May 12 Book Reviews

The Faithful Apologist

The Faithful Apologist

K. Scott Oliphint

Reviewed by: Allen D. Curry

The Faithful Apologist: Rethinking the Role of Persuasion in Apologetics, by K. Scott Oliphint. Zondervan, 2022. Paperback, 224 pages, $2.31 (Amazon). Reviewed by OP minister Allen D. Curry.

Readers of New Horizons probably have different reactions to a review of a book about apologetics. Some may eagerly seek out such works. Others may wonder, What is apologetics anyway? Still others will roll their eyes and say, “a book on philosophy.”

Dr. Scott Oliphint, longtime professor of apologetics at Westminster Theological Seminary, offers another fine work on the subject. He offers wise and helpful counsel to those who aren’t clear about the scope or meaning of Christian apologetics. The reader will not find extensive references to unbelieving philosophers. Instead, we find apologetics that at its “core consists of biblical reasons for the hope that is ours in Christ” (xiv). The author seeks to add to apologetics a perspective that includes persuasion.

The book begins by presenting God as the great persuader. The reader is guided to look at the way God accommodates to our creaturely status by communicating with us through the written and the incarnate Word.

He next expounds the Bible’s teaching on God as the divine warrior. He shows why this notion is important in a sinful world opposed to God. Oliphint makes the point that God is the ultimate defender of the faith.

A third element in Oliphint’s approach is the role of the Word and Spirit, which he designates divine sword.

Oliphint then lays out three categories of Aristotle’s Rhetoric. He first addresses ethos or our personal character. The second element in persuasion is pathos or understanding those with whom we converse about Christianity. The final category is logos or the offering of proofs or arguments for our commitment to Christ.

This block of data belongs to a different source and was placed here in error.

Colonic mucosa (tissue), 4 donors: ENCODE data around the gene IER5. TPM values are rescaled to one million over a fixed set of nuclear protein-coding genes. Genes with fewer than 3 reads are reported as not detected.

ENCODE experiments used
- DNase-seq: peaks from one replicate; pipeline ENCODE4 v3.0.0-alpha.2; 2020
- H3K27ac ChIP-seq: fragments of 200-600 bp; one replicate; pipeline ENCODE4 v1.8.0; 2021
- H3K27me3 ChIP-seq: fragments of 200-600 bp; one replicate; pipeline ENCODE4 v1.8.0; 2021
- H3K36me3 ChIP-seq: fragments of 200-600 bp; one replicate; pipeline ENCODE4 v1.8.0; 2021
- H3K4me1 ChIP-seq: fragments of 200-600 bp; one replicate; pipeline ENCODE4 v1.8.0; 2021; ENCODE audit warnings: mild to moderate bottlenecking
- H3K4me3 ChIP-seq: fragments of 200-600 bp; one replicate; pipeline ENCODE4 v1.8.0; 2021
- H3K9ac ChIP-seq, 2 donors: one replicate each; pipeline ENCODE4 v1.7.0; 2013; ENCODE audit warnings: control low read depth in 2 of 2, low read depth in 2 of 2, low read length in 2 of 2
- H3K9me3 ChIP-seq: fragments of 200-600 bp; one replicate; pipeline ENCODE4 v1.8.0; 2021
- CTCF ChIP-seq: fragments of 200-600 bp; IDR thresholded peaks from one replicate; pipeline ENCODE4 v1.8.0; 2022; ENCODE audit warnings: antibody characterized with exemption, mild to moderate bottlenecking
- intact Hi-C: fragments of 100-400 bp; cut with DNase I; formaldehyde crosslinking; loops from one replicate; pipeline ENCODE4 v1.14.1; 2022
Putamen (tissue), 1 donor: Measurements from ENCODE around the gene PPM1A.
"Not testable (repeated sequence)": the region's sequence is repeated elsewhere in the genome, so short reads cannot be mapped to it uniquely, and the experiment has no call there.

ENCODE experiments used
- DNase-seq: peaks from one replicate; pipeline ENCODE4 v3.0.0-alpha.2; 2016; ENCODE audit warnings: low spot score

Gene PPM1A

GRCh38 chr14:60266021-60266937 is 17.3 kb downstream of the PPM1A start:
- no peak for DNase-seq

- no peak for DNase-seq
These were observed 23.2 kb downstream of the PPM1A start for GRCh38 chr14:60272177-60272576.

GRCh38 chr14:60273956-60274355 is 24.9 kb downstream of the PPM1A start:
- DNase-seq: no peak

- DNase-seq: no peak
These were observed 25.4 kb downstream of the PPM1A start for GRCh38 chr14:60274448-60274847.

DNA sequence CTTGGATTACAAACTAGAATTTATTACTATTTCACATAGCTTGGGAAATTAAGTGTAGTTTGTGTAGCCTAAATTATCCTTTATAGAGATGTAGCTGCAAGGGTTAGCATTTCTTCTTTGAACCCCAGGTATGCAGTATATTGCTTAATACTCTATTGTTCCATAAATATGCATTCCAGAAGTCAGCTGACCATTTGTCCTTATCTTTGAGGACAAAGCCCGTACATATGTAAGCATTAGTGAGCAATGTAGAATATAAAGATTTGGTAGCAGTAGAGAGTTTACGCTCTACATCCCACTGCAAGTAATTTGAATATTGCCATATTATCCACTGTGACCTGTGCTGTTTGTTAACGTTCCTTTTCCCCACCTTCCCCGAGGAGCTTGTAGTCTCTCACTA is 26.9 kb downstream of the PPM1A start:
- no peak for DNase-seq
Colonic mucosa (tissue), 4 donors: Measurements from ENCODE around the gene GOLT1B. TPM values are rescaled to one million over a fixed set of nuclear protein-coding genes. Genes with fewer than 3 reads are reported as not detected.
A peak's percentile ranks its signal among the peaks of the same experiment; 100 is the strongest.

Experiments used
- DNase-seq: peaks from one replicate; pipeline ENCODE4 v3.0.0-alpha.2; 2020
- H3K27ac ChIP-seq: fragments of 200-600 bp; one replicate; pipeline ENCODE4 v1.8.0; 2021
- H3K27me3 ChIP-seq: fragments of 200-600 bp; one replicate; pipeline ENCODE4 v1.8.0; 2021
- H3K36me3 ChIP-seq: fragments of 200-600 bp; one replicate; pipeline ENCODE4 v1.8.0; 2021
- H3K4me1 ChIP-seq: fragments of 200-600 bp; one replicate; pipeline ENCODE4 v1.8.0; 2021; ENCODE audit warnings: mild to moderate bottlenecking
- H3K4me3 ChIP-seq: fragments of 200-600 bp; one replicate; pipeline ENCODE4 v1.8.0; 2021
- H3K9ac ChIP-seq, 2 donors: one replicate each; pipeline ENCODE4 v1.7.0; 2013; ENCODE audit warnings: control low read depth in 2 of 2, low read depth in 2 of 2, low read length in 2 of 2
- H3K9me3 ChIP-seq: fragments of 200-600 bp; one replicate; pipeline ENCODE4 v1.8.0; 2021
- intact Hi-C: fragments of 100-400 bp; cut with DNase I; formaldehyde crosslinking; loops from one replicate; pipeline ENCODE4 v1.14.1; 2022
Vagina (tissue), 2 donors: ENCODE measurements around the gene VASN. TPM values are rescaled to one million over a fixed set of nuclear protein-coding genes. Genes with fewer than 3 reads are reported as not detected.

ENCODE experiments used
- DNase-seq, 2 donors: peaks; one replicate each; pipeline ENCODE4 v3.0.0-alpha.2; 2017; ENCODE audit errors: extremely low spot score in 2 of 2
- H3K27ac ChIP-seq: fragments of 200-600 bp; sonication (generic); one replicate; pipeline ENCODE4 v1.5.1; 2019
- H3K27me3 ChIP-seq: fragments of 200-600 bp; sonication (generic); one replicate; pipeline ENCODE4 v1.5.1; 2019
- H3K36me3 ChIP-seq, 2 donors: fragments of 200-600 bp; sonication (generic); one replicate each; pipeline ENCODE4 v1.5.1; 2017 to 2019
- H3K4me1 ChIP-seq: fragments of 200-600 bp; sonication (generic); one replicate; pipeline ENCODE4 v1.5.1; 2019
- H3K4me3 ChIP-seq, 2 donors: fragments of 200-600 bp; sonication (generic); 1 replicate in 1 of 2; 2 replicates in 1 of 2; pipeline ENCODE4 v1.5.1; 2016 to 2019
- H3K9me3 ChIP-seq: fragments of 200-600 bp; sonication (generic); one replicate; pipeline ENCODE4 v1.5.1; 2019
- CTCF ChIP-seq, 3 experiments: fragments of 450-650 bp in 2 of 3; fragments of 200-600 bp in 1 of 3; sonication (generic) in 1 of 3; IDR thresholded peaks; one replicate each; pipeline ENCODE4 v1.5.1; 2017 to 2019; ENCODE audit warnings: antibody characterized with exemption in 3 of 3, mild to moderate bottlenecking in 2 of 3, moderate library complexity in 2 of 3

The strength of the book lies in the way the author bases his positions in the Scriptures. He does an excellent job of expounding the biblical basis of apologetics. In his finely developed biblical studies, two aspects are particularly well done. Oliphint’s treatment of the image of God is superb. In addition, he handles skillfully Paul’s speech on Mars Hill in Acts 17.

In this excellent contribution to the defense of the faith, I found one aspect a bit confusing. It is the way Oliphint defines persuasion. He sees the core of persuasion as “our attempt to discern and initiate a connection between two or more people in order to defend and commend the gospel to them” (xi). If one follows a simple dictionary or even an ordinary language meaning of persuasion, convincing or changing someone’s mind is crucial to the meaning. I recognize that Oliphint wants us to see that God is the one who changes people. As I think of persuasion, I’m drawn to Paul’s defense in Acts 26. When King Agrippa asks whether Paul thinks he could persuade him to be a Christian in a short time. Paul responds: “I would to God that not only you but also all who hear me this day might become such as I am—except for these chains” (v. 29).

Perhaps the author wants to maintain a clear difference between apologetics and evangelism. If so, I’m not convinced. With that caveat, I find Dr. Oliphint’s work worth the effort to read and digest.



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